Stewart M. Patrick

The Internationalist

Patrick assesses the future of world order, state sovereignty, and multilateral cooperation.

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Showing posts for "Europe"

Inequality and the Rise of Authoritarianism: International Studies Association Panel

by Stewart M. Patrick
Demonstrators supporting Brexit protest outside of the Houses of Parliament in London, Britain. (Toby Melville/Reuters)

As part of CFR’s Academic Outreach Initiative, I recently had the privilege of moderating a panel on inequality and the rise of authoritarianism with Jack A. Goldstone, Virginia E. and John T. Hazel professor of public policy at George Mason University; Shadi Hamid, senior fellow in the Project on U.S. Relations with the Islamic World, the Center for Middle East Policy at the Brookings Institution; and Kate McNamara, professor of government and foreign service at Georgetown University, and 2016–2017 distinguished scholar in residence at American University’s School of International Service. The panel was held at the International Studies Association annual convention in Baltimore, Maryland, on February 15. Read more »

The Scottish Play: Will Brexit Spell the End of a United Kingdom?

by Stewart M. Patrick
Nicola Sturgeon, the First Minister of Scotland, smiles during a EU referendum Remain event, at Edinburgh airport in Edinburgh, Scotland, Britain June 22, 2016. (Clodagh Kilcoyne/Reuters)

The decision by British voters last June to leave the European Union (EU) has thrown that bloc into turmoil. But its implications for Great Britain could be even more profound, portending the dissolution of the United Kingdom. Prime Minister Theresa May could trigger Article 50 of the Lisbon Treaty as early as March 15, starting the two-year timetable for negotiating the terms of the UK’s divorce from the EU. The prime minister should beware the Ides of March: It seems all but inevitable that Scotland’s government will respond by calling for a second referendum on Scottish independence. The ultimate result could be the reemergence of a sovereign Scotland, more than three hundred years after the Acts of Union (1706–1707) united the cross of St. Andrew and the cross of St. George. Read more »

Steering a World in Disarray: Ten Summits to Watch in 2017

by Stewart M. Patrick
Leaders pose for pictures during the G20 Summit in Hangzhou, China. (Damir Sagolj/Reuters)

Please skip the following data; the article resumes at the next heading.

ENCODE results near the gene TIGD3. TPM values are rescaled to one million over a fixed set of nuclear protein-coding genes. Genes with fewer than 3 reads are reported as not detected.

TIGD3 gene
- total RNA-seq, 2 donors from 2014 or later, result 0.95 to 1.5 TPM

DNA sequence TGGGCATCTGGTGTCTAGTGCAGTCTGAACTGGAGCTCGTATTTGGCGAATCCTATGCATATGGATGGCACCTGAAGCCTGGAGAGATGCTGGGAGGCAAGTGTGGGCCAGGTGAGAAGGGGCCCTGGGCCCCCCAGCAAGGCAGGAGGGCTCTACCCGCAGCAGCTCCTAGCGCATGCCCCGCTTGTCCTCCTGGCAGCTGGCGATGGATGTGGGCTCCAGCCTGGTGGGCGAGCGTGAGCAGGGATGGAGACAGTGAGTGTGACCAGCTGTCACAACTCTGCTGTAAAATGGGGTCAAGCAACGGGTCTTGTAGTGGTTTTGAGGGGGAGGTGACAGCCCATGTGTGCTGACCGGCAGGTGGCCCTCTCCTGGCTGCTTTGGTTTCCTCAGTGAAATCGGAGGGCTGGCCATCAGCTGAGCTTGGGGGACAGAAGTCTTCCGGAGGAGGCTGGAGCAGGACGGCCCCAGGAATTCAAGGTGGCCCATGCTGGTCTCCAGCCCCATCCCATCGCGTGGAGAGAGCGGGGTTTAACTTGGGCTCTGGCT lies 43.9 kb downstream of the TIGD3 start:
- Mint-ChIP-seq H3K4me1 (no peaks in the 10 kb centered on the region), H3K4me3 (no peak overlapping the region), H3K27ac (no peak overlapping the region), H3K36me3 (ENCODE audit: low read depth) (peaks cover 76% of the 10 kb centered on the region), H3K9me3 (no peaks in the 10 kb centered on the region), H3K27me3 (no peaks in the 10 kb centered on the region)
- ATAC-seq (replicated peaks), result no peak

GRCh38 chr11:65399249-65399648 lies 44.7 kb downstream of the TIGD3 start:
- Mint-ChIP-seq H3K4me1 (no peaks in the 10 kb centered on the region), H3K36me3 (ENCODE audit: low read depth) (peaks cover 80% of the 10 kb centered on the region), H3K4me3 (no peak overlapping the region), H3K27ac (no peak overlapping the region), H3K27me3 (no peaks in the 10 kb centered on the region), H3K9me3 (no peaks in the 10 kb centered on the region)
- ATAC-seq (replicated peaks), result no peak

After a tumultuous 2016, the world holds its breath for what the coming year may bring. Angry populism is on the march. Great power relations are tense. The Middle East has imploded. Meanwhile, President-Elect Donald J. Trump proposes to upend U.S. foreign policy in areas from trade to climate, alliances to nonproliferation, terrorism to human rights. In a world in disarray, can multilateralism deliver? Ten major summits during 2017 will help provide an answer. Here’s what to look for at each. Read more »

International (Non-)Cooperation in a Changing World Order

by Guest Blogger for Stewart M. Patrick
U.S. President Barack Obama extends his hand to Russian President Vladimir Putin during their meeting at the United Nations General Assembly in New York on September 28, 2015. U.S. President Barack Obama extends his hand to Russian President Vladimir Putin during their meeting at the United Nations General Assembly in New York on September 28, 2015 (Kevin Lamarque/Reuters).

The following is a guest post by Terrence Mullan, program coordinator of the International Institutions and Global Governance program at the Council on Foreign Relations. Read more »

Brexit, Pursued by a Bear: NATO’s Enduring Relevance

by Stewart M. Patrick
Polish, U.S., and British flags are seen during the NATO allies' Anakonda 16 exercise near Torun, Poland, on June 7, 2016. Polish, U.S., and British flags are seen during the NATO allies' Anakonda 16 exercise near Torun, Poland, on June 7, 2016 (Kacper Pempel/Reuters).

The British public’s momentous decision two weeks ago to quit the European Union (EU) continues to reverberate globally. But its geopolitical implications should not be exaggerated. Brexit poses an institutional crisis for the European Union. But it hardly indicates the impending “collapse of the liberal world order,” as some pundits fret. This weekend’s Warsaw summit will remind the world—and Vladimir Putin—that the North Atlantic Treaty Organization (NATO) remains the real anchor of Western defense, and that the solidarity of the transatlantic alliance need not depend on the fortunes of the European project. Read more »

A Victory for Little England—and National Sovereignty

by Stewart M. Patrick
Boris Johnson, the former mayor of London and champion of the "Leave" campaign, speaks during a rally in Manchester, England, on April 15, 2016. Boris Johnson, the former mayor of London and champion of the "Leave" campaign, speaks during a rally in Manchester, England, on April 15, 2016 (Andrew Yates/Reuters).

The shocking victory of the “Leave” campaign in Thursday’s referendum was a massive repudiation of the elite-driven European project and a testament to the enduring pull of national sovereignty in an age of global anxiety. It is a momentous decision that will reverberate well beyond the British Isles. Besides posing an immediate, existential crisis for the European Union and the United Kingdom itself, the outcome will embolden skeptics of international institutions and multilateral cooperation in the United States. Read more »